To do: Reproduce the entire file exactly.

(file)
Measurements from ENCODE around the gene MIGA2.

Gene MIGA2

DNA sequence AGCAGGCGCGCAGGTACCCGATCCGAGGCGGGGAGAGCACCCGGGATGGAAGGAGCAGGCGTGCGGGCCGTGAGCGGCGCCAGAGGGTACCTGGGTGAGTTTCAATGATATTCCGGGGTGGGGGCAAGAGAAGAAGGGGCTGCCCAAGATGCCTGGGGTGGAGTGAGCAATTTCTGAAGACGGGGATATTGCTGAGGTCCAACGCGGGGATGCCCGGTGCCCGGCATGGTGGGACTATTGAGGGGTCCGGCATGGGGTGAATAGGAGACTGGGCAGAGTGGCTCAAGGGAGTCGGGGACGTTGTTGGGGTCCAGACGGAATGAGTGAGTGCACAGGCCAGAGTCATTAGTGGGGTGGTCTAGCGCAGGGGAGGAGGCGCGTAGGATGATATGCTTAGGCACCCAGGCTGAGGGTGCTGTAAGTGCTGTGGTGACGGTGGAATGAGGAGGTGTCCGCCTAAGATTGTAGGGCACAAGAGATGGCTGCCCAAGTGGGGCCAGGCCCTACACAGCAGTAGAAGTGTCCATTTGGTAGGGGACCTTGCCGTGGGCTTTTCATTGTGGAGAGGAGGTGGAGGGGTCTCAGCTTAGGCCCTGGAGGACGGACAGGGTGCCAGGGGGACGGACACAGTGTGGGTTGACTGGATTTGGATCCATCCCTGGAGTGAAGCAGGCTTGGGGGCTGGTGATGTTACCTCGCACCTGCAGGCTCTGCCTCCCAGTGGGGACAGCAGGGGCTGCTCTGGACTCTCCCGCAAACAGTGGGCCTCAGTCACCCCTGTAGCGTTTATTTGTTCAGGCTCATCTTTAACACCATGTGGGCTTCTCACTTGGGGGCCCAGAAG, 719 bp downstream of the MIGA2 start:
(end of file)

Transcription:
Measurements from ENCODE around the gene MIGA2.

Gene MIGA2

DNA sequence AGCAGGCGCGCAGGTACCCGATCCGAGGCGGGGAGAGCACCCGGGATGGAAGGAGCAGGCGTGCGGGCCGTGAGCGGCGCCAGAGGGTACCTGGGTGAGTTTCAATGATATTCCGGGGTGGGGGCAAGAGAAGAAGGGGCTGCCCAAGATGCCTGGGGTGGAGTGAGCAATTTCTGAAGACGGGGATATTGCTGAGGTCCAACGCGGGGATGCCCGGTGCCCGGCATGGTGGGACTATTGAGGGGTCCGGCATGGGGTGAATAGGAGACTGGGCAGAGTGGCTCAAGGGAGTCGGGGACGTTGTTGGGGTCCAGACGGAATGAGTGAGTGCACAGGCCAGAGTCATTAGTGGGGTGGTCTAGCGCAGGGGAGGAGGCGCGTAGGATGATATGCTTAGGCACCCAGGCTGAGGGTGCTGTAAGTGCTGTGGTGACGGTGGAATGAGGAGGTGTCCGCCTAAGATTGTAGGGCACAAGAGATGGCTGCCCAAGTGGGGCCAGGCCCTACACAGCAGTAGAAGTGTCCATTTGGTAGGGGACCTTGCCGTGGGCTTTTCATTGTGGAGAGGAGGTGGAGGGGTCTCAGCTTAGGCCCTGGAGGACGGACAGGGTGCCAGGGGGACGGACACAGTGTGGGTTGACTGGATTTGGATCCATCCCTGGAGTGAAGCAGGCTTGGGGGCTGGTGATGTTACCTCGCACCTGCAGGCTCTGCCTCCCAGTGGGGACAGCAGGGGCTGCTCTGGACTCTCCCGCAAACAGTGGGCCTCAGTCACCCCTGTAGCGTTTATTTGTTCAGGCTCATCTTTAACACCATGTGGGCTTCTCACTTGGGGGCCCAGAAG, 719 bp downstream of the MIGA2 start: